The Covid-19 Pandemic has left us all vulnerable, perhaps a bit frayed at the edges.  The events flowing from the killing of George Floyd and erupting throughout the country, including in St. Louis are evidence of unhealed wounds.  The two issues have conflated in such a way as to challenge our faith, hope and love.  Please listen to Archbishop Carlson and trust the deeper truth of our love one another.  Christ has conquered sin and death.  Our love for one another is stronger than fear.  Behold the Lamb of God who takes away the sins of the world.

Brothers and Sisters in Christ,

In this time of great turmoil, I ask you to quiet your hearts and listen with me to the message of the peaceful protests we are seeing across our nation. They are asking for justice with peace as the goal.

As people of faith, we begin with the fact that no matter the color of our skin, we are all made in the image and likeness of God. My friend Jimmy Munford was an African American man who went ashore on the second day of the landing at Normandy. He said to me: “Archbishop, I walked through the blood of white men and black men and red men and yellow men. There was no difference in the color of their blood.”

We have lost our way as a nation because of prejudice and selfishness and jealousy. Recent events and protests are only the latest symptoms of a longstanding and underlying cultural sickness. There is no moral framework for the fact that each of us has Christ in us and with us. Jesus wanted us to open our hearts to His powerful love, and to be His face and voice and arms and ears for every person who crosses the path of our lives.

We give people life when we accompany all in developing to their full human potential—into the people God created them to be.

This means providing quality education that leads to employment and fair wages, pathways to progress for families in need of healing and structure, access to health care for the uninsured, helping people develop skills and find jobs, rehabbing houses in distress to provide affordable housing, support for people experiencing homelessness, and mental health services. Importantly, we must look at why people do not have access to so many of these things. Catholic Charities of St. Louis and Society of St. Vincent de Paul conferences in our parishes of the Archdiocese of St. Louis have done a great deal of work on all of those fronts. But there’s much more to be done, as too many are in despair.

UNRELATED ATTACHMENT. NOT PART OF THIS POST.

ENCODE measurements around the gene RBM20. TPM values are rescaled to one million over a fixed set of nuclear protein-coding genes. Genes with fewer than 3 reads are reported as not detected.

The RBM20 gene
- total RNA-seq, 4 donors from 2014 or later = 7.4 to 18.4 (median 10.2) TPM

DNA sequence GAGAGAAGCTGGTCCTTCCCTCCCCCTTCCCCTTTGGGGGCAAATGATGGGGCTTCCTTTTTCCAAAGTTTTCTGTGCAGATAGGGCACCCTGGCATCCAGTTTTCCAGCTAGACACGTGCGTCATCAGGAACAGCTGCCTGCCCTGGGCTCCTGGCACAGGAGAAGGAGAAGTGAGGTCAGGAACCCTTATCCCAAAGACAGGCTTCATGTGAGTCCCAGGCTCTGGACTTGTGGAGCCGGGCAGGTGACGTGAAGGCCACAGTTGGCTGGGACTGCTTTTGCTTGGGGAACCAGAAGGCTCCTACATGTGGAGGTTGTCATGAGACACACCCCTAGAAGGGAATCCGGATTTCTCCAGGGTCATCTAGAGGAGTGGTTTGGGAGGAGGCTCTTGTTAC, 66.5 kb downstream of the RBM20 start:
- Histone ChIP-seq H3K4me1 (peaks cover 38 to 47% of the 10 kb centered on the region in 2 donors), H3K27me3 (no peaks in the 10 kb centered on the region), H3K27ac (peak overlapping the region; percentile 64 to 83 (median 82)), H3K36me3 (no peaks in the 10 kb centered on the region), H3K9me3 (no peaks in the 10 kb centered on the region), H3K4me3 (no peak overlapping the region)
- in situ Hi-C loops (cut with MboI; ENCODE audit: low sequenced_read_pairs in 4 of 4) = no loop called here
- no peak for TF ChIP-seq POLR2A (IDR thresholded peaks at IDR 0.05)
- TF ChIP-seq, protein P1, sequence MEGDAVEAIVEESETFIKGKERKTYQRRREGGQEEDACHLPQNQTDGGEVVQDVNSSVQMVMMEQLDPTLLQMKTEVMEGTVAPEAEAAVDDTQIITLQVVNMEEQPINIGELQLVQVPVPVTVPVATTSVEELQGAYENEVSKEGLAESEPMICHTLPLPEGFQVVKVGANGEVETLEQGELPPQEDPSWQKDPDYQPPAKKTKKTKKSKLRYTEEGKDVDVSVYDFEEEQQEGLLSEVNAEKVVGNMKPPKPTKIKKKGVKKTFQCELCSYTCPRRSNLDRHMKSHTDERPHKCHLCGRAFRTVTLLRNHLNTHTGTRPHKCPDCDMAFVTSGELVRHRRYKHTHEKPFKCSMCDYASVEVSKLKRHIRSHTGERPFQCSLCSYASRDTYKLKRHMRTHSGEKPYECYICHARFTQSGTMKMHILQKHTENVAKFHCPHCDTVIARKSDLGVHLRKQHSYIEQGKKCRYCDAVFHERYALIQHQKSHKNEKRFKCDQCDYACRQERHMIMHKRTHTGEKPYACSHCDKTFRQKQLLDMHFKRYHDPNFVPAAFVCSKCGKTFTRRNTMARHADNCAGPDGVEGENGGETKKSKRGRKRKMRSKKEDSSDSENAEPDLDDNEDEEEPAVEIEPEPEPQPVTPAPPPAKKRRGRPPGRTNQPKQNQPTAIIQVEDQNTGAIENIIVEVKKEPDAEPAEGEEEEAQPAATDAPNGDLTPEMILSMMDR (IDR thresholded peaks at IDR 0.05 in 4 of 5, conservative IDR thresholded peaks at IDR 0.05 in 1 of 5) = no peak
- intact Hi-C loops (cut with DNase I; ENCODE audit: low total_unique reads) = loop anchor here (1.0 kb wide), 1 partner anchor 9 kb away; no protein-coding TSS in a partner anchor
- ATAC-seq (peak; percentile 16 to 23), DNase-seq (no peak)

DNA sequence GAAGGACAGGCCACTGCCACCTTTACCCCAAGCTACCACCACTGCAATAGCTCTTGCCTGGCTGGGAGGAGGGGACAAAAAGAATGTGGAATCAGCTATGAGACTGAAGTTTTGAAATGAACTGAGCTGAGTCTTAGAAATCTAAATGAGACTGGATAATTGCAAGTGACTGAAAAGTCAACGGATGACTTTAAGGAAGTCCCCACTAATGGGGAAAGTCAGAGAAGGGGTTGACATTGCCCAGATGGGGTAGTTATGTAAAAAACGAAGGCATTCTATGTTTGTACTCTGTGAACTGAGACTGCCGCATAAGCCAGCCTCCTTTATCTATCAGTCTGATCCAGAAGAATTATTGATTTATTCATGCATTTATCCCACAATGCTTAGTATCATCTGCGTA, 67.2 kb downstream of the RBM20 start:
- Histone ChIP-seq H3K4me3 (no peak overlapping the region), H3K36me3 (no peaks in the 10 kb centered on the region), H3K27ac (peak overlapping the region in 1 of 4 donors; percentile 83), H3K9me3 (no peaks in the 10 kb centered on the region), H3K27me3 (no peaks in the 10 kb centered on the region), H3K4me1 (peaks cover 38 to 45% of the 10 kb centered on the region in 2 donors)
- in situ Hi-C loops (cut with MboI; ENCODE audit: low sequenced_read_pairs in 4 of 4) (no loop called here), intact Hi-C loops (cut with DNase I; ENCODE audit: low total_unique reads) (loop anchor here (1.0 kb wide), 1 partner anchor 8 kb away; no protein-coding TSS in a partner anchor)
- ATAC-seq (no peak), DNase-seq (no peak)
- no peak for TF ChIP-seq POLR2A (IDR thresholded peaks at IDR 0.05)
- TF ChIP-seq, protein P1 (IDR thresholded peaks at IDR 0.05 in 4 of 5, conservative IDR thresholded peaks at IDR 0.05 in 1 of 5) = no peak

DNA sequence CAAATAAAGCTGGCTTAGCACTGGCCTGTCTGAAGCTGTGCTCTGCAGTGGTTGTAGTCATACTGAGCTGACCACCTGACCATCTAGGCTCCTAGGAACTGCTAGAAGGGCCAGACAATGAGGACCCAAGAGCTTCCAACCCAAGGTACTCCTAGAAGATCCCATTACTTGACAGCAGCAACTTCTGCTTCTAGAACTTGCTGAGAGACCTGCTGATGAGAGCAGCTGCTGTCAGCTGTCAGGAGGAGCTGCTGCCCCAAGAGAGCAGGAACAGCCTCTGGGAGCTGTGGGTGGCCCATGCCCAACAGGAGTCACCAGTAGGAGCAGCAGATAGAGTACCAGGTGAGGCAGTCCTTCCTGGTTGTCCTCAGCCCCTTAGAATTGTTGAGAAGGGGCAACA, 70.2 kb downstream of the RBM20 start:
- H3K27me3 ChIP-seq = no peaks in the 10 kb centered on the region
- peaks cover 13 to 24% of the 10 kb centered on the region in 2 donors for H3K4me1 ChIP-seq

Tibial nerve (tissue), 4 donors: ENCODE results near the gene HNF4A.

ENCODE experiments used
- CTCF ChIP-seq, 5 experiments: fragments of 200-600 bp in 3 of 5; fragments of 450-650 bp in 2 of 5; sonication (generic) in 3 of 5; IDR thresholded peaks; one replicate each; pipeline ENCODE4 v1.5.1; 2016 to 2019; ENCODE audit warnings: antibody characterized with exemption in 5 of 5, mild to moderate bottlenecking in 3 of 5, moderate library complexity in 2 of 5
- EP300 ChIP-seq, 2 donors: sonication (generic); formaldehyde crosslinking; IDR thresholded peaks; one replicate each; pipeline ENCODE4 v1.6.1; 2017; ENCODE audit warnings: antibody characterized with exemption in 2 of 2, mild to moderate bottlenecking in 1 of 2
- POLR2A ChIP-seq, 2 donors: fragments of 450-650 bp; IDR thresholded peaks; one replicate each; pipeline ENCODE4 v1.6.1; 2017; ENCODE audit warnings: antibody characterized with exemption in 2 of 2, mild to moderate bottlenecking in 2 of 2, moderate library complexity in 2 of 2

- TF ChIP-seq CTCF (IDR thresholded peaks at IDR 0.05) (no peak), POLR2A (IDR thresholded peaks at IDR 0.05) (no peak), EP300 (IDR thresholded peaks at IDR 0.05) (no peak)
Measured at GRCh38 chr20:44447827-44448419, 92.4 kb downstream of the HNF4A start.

It means listening to our brothers and sisters of color and learning about their experiences—their triumphs, struggles and sorrows—so that we understand how to best walk with them through all of these moments. The seven gifts of the Holy Spirit are wisdom, understanding, counsel, fortitude, knowledge, piety, and fear of the Lord. We must develop all of these gifts in ourselves and in one another as the foundation with which we can move our society forward.

It’s time to come together as a people and take the future of our region as our challenge. Let’s focus on what binds us versus what divides us.

It will take prayer. It will take hard work. It will take the involvement of all of us!

We need to take a knee in prayer, and ask forgiveness, and forgive one another.

We need to see the disparities among us, some of which were pointed out in the Ferguson Commission Report, and ask: have we made sufficient progress? What remains to be done? I know the Catholic Church in the Archdiocese of St. Louis has taken steps forward, but much still needs to be done.

Let’s all work together – government officials, business leaders, social activists, educators, police, fathers and mothers, the young and old – to help in whatever way we can to figure out our way forward. What do we want for our community?

Scripture tells us to turn our swords into plow shares. Let’s turn our guns into metal. And may that metal someday be the statue in our community that stands as reminder that, here in the greater St. Louis region, we chose justice so there would be peace.

Are you willing to join me in this pursuit of justice?

Sincerely yours in Christ,
Most Reverend Robert J. Carlson Archbishop of St. Louis

Mary and the Trinity

Today we celebrate the Feast of Mary, Mother of the Church, most fittingly the day after the birth of the Church at Pentecost. This Sunday we celebrate the Feast of the Most Holy Trinity. Mary, as the Mother of God and Mother of the Church, can help us connect to the Trinity, to risk intimacy with the Father, Son and Spirit. In the moment of the Annunciation, when all creation held its breath, Mary is asked by the Father, through the Angel Gabriel, to conceive by the Holy Spirit and to give life to the Son of God, Jesus Christ. Mary is the ark of the new eternal covenant which will be sealed in Jesus’ blood on Calvary. In this way Mary stands at the center of history and at the center of Mystery; her “yes” to becoming Mother of God conjoins with Jesus’ “yes” to death on the Cross, thus becoming the new Eve, the mother all the living. What began in the Garden of Eden is transformed and redeemed through the birth, death and resurrection of Christ and is gloriously revealed in the Garden of the Heavenly Jerusalem. Let us pledge ourselves to follow Mary in her mission of bringing Christ to the world.